The Mystery Of Cursed Bread & A CIA Agent's Death

(PhysOrg.com) -- For 60 years, the French village of Pont-Saint-Esprit has been famous for the events of a few days in August, 1951, when dozens of villagers were struck with unexplainable and horrifying hallucinations of ...

What the wheat genome tells us about wars

First they mapped the genome of wheat; now they have reconstructed its breeding history. Joining forces with other European researchers, scientists at the Helmholtz Zentrum München have examined the genetic diversity of ...

Quantum tricks to unveil the secrets of topological materials

Electrons are not just little spheres, bouncing through a material like a rubber ball. The laws of quantum physics tell us that electrons behave like waves. In some materials, these electron waves can take on rather complicated ...

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Bread

Bread is a staple food prepared by cooking a dough of flour and water and often additional ingredients. Doughs are usually baked, but in some cuisines breads are steamed (e.g., mantou), fried (e.g., puri), or baked on an unoiled frying pan (e.g., tortillas). It may be leavened or unleavened. Salt, fat and leavening agents such as yeast and baking soda are common ingredients, though bread may contain other ingredients, such as milk, egg, sugar, spice, fruit (such as raisins), vegetables (such as onion), nuts (such as walnuts) or seeds (such as poppy). Referred to colloquially as the "staff of life", bread has been prepared for at least 30,000 years. The development of leavened bread can probably also be traced to prehistoric times. Sometimes, the word bread refers to a sweetened loaf cake, often containing appealing ingredients like dried fruit, chocolate chips, nuts or spices, such as pumpkin bread, banana bread or gingerbread.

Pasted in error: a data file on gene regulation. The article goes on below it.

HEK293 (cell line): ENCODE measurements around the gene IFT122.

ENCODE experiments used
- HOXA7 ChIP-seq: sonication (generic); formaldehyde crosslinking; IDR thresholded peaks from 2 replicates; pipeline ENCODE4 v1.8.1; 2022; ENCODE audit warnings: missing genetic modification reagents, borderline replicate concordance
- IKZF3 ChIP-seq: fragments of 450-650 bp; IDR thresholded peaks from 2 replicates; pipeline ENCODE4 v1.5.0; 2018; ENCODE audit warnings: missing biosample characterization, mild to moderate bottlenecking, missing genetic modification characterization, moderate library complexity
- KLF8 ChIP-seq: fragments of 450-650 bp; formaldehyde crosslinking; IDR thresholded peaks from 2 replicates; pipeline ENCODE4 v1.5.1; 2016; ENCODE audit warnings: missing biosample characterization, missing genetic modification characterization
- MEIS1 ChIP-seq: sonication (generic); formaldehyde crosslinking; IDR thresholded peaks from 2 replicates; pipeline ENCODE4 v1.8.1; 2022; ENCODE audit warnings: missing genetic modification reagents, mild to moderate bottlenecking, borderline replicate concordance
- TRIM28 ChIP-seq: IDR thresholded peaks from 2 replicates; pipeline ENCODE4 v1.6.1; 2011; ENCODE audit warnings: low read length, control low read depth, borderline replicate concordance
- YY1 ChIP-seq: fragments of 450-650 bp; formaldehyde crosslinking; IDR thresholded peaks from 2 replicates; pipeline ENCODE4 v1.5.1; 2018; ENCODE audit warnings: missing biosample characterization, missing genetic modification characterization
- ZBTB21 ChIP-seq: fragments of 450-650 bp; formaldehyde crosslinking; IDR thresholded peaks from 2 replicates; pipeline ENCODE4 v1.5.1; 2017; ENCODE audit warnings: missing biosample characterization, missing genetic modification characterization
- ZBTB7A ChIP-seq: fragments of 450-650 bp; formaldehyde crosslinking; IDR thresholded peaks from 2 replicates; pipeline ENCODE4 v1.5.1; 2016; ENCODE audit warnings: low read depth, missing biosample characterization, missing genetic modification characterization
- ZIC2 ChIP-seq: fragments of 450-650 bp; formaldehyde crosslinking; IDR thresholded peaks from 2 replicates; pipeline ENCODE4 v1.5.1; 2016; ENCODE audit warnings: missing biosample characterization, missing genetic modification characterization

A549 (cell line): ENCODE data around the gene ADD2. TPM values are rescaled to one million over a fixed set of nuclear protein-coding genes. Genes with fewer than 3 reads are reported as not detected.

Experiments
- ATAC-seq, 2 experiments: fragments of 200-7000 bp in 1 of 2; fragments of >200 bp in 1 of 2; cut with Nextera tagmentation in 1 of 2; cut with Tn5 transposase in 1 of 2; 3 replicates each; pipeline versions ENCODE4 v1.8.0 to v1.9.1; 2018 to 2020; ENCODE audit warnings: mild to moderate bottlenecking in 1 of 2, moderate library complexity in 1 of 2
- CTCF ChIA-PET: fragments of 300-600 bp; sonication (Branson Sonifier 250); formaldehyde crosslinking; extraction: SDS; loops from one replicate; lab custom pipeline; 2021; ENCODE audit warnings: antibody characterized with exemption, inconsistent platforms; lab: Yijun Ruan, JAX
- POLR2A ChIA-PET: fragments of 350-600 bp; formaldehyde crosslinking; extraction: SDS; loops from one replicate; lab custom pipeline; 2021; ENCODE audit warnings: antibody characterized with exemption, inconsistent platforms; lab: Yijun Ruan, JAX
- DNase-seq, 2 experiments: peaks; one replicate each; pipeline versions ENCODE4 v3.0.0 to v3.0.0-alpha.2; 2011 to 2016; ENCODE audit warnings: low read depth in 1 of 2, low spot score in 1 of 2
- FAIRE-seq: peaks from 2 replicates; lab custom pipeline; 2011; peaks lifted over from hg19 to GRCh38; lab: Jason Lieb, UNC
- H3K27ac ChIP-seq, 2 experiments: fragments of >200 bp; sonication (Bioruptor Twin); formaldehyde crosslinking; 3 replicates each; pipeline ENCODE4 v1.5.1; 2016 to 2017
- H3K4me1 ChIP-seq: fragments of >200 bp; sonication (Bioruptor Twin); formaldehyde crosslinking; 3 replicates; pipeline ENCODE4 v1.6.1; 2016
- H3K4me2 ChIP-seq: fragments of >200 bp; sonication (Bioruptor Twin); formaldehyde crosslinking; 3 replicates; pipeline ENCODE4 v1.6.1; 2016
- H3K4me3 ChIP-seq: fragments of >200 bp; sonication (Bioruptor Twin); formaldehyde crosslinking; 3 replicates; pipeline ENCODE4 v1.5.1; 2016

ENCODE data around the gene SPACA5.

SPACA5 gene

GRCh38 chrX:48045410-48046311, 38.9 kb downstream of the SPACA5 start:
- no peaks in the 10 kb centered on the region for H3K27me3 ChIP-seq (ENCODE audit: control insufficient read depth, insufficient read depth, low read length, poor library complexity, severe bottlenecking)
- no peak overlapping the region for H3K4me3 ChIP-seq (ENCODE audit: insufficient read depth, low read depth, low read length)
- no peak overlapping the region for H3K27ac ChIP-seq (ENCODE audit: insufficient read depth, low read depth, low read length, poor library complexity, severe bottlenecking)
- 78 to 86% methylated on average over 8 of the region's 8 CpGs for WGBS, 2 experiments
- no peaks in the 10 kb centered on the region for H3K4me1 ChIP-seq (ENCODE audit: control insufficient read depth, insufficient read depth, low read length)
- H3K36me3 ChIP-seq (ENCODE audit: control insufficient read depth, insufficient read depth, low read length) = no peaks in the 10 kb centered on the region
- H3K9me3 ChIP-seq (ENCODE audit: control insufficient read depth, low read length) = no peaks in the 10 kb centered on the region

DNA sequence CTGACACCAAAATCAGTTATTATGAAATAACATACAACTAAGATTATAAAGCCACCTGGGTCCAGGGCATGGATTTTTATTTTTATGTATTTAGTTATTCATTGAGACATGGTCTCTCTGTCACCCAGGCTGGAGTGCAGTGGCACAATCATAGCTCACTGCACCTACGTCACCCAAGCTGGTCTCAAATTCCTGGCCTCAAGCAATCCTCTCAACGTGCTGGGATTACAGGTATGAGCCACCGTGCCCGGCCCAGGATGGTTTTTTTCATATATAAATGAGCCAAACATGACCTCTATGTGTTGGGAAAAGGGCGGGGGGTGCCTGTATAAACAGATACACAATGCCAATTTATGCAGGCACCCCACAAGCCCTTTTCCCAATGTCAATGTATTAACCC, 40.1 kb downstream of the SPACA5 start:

Fresh bread is prized for its taste, aroma, quality, appearance and texture. Retaining its freshness is important to keep it appetizing. Bread that has stiffened or dried past its prime is said to be stale. Modern bread is sometimes wrapped in paper or plastic film or stored in a container such as a breadbox to reduce drying. Bread that is kept in warm, moist environments is prone to the growth of mold. Bread kept at low temperatures, in a refrigerator for example, will develop mold growth more slowly than bread kept at room temperature, but will turn stale quickly due to retrogradation.

The soft, inner part of bread is known to bakers and other culinary professionals as the crumb, which is not to be confused with small bits of bread that often fall off, called crumbs. The outer hard portion of bread is called the crust.

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